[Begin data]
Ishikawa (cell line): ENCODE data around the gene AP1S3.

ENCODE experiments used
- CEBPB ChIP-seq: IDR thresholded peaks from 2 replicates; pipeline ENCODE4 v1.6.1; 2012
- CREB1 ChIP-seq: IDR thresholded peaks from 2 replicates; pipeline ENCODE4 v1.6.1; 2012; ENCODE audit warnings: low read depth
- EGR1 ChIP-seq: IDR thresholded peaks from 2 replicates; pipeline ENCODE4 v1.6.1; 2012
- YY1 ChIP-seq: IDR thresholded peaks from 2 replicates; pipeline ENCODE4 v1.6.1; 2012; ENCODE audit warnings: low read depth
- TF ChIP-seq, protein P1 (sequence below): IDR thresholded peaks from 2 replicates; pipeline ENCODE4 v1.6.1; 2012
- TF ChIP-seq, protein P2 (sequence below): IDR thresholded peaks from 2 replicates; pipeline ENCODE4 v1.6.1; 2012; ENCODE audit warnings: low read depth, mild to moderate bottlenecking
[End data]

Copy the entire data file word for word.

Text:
Ishikawa (cell line): ENCODE data around the gene AP1S3.

ENCODE experiments used
- CEBPB ChIP-seq: IDR thresholded peaks from 2 replicates; pipeline ENCODE4 v1.6.1; 2012
- CREB1 ChIP-seq: IDR thresholded peaks from 2 replicates; pipeline ENCODE4 v1.6.1; 2012; ENCODE audit warnings: low read depth
- EGR1 ChIP-seq: IDR thresholded peaks from 2 replicates; pipeline ENCODE4 v1.6.1; 2012
- YY1 ChIP-seq: IDR thresholded peaks from 2 replicates; pipeline ENCODE4 v1.6.1; 2012; ENCODE audit warnings: low read depth
- TF ChIP-seq, protein P1 (sequence below): IDR thresholded peaks from 2 replicates; pipeline ENCODE4 v1.6.1; 2012
- TF ChIP-seq, protein P2 (sequence below): IDR thresholded peaks from 2 replicates; pipeline ENCODE4 v1.6.1; 2012; ENCODE audit warnings: low read depth, mild to moderate bottlenecking